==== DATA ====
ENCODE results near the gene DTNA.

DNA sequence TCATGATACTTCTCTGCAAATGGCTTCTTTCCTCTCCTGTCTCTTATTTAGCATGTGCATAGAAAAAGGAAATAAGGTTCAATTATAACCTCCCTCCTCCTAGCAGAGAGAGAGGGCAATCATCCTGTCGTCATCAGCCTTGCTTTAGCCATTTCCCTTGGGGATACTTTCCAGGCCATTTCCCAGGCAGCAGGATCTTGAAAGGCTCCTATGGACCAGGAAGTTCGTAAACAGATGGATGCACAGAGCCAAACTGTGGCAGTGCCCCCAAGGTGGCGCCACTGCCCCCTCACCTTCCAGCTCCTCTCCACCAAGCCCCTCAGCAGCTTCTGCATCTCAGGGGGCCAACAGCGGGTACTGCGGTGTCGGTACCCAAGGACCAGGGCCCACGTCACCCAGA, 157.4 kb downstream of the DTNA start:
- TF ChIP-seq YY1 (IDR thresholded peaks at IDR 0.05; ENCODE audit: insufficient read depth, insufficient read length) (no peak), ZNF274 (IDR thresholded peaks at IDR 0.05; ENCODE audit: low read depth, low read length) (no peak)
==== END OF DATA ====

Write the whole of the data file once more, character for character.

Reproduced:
ENCODE results near the gene DTNA.

DNA sequence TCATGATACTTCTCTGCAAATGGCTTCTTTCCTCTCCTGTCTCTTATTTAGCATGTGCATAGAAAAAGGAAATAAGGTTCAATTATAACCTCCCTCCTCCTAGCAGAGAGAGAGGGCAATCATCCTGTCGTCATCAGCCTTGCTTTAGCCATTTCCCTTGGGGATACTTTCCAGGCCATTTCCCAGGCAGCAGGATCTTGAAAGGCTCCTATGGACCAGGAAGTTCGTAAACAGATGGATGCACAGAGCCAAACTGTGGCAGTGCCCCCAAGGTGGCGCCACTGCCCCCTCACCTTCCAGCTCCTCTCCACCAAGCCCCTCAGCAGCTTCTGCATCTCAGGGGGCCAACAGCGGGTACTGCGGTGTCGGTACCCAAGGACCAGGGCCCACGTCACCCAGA, 157.4 kb downstream of the DTNA start:
- TF ChIP-seq YY1 (IDR thresholded peaks at IDR 0.05; ENCODE audit: insufficient read depth, insufficient read length) (no peak), ZNF274 (IDR thresholded peaks at IDR 0.05; ENCODE audit: low read depth, low read length) (no peak)